NEED TO KNOW
- A recent UK case has confirmed that there may be problems for companies that agree to pay break fees beyond the Takeover Panel rules. It is possible for a break fee to be unlawful and the consequences can be serious.
- While financial assistance is only prohibited in Australia if it would result in material prejudice, the case underlines the fact that this is a complicated area that requires expert legal analysis, together with a degree of commercial judgment.
- In particular, companies with limited cash flows or liquidity issues (such as exploration companies) should carefully consider whether agreeing to pay a break fee could constitute unlawful financial assistance.
For many years there have been concerns that the payment of a break fee by the target company could be construed as unlawful financial assistance.
A recent decision by the UK High Court held that a break fee may constitute financial assistance. The UK provisions are sufficiently like the Australian provisions that the case warrants serious consideration by any company contemplating agreeing to pay a break fee.
The Corporations Act has always contained a prohibition against a company giving a person financial assistance to acquire shares in the company. The prohibition was designed to prevent transactions that might prejudice the interests of creditors and shareholders. These are very serious provisions and any person involved in contravening the financial assistance provisions, including a company’s directors and advisors may be liable for a pecuniary penalty of up to $200,000. If the contravention is found to be dishonest, the person may also be punished with up to five years in prison.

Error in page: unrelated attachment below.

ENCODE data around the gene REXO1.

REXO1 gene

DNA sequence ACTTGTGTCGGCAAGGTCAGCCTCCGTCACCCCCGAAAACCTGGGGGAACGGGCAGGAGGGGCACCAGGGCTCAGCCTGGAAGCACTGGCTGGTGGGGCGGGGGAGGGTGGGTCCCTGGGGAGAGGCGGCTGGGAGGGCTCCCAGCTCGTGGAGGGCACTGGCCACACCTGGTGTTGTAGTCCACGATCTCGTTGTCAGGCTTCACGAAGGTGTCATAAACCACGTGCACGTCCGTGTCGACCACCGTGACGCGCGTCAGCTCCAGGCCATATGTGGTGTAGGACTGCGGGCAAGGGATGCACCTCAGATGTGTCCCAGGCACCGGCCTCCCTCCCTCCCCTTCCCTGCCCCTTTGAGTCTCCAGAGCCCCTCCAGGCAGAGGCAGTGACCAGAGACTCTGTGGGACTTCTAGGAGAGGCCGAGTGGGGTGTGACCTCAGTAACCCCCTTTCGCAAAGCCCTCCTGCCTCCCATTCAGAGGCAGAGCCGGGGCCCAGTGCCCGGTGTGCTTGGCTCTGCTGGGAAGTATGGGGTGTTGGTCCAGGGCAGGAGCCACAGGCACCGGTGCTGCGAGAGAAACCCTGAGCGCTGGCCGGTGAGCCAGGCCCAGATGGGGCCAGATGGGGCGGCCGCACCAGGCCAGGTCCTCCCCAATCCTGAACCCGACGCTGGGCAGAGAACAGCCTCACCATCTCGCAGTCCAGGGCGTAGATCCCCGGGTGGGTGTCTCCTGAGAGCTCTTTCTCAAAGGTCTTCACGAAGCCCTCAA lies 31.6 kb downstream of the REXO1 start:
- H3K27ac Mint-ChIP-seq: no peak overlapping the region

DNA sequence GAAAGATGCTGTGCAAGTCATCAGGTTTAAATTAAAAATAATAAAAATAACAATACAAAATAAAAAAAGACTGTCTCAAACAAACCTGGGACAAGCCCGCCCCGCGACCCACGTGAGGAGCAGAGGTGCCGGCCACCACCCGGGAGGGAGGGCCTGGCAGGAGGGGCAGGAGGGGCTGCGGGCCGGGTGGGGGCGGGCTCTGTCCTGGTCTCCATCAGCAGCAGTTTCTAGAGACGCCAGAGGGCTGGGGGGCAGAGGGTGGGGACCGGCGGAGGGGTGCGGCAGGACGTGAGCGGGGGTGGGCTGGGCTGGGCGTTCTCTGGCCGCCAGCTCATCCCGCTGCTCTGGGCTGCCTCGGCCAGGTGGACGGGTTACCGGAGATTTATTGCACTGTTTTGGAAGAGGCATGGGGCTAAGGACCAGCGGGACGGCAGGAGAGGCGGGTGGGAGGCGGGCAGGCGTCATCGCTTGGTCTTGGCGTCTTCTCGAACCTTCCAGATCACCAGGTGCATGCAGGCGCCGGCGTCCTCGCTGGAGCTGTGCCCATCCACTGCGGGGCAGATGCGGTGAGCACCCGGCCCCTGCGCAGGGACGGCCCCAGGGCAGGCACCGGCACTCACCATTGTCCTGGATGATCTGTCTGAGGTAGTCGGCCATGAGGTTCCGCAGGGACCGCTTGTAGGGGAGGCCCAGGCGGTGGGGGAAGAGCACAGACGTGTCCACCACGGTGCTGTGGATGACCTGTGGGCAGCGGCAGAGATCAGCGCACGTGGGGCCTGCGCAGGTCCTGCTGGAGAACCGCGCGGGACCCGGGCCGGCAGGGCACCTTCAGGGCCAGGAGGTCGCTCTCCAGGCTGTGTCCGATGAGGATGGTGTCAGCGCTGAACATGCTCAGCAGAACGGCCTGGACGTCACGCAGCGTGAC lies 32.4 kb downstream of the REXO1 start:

The UK case arose out of a failed reverse takeover. The parties agreed that the target would indemnify the bidder for any expenses incurred in the course of the takeover. There was a concern that this indemnity would be viewed as financial assistance. In an attempt to avoid this possibility, the indemnity was structured as a break fee, requiring the target to pay £12,500 per week (capped at £150,000) if the transaction failed.
Following the collapse of the deal, the target refused to pay the break fee claiming it contravened the financial assistance rules. The Court found that because the break fee “smooths the path” towards the acquisition, it was financial assistance. This is consistent with other UK decisions supporting the view that there can be unlawful financial assistance even where the acquisition does not take place, as the legislation applied to a proposal to acquire shares as well as an acquisition of shares.
The UK provisions are different to section 260A. The UK rules do not recognise situations where the giving of financial assistance does not result in a reduction of capital and are more like the pre-1998 provisions that existed in Australia.
In Australia the key question is whether giving the assistance materially prejudices the interests of the company or its shareholders or the company’s ability to pay its debts. Despite the difference between the Australian and UK provisions, where a break fee is large enough to be considered materially prejudicial to the target, either because of its quantum or because of its impact on cash reserves, it may constitute unlawful financial assistance.
The case underlines the fact that financial assistance is a complicated area that requires expert legal analysis, together with a degree of commercial judgment so as not to fall foul of these serious provisions.